Dried chili peppers can be used in various recipes to add flavor and heat. Remember to label the containers with the pepper variety and the date of drying for future reference.

Cooking with chili peppers

Cooking with chili peppers can add a delightful heat and depth of flavor to your dishes. Here are some ideas for using chili peppers in your cooking:

  • Curries and Stews: Chili peppers are commonly used in curries and stews to infuse them with heat and flavor. Add whole or chopped chili peppers to simmering sauces, curries, or stews during cooking. Remember to remove them before serving if you prefer milder heat.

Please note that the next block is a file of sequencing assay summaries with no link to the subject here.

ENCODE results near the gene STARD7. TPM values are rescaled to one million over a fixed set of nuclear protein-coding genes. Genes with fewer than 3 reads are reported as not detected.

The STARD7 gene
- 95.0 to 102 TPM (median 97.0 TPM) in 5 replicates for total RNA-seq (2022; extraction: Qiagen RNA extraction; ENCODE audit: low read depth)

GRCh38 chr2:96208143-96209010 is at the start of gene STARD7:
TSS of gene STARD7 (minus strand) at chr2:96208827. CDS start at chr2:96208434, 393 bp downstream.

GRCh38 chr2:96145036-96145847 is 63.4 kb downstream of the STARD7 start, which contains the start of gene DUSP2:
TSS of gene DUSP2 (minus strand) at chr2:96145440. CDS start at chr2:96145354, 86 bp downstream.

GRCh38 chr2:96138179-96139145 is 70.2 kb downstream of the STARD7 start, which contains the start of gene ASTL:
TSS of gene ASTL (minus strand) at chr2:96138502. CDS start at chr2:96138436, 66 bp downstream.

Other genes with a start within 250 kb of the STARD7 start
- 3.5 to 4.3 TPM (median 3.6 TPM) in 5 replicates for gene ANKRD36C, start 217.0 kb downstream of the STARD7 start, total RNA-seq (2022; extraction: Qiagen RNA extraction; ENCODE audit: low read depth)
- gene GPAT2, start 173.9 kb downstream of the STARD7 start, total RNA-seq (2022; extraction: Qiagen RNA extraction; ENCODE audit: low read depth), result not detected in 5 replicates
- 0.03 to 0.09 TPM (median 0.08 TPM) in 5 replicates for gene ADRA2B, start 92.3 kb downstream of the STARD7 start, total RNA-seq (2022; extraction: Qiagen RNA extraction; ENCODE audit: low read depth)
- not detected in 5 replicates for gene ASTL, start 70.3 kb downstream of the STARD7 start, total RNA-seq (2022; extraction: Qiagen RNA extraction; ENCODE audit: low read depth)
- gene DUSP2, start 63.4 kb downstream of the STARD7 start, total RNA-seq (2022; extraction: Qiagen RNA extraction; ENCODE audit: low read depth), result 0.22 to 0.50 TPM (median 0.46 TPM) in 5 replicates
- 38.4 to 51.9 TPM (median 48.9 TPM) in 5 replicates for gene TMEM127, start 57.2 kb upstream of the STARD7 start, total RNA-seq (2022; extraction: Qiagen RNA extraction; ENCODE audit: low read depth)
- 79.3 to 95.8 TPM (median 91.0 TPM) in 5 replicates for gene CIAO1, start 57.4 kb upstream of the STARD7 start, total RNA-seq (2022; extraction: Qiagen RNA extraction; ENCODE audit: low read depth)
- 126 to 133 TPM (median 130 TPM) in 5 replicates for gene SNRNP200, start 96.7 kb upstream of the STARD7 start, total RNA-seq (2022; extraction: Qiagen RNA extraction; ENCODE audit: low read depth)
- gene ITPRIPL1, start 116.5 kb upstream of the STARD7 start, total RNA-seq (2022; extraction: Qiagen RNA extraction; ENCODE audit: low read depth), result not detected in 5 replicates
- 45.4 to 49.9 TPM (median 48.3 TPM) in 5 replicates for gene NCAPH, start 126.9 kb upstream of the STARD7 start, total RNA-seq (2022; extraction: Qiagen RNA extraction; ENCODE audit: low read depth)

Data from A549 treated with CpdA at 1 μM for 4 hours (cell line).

• Marinades and Rubs: Create spicy marinades or rubs for meats or vegetables by combining chili peppers with herbs, spices, citrus juice, and oil. Let the ingredients marinate for a while to allow the flavors to meld before grilling, roasting, or baking.

Remember to taste your dishes as you go and adjust the amount of chili peppers according to your desired level of spiciness. The heat intensity can vary among chili pepper varieties, so be mindful of your personal preferences and those of your guests.

Chili peppers recipes

Check out these recipes that use excess Chili peppers to make them taste amazing:

For more recipes that use hot peppers, check these out.

For more ideas on what to do with excess produce, check these out: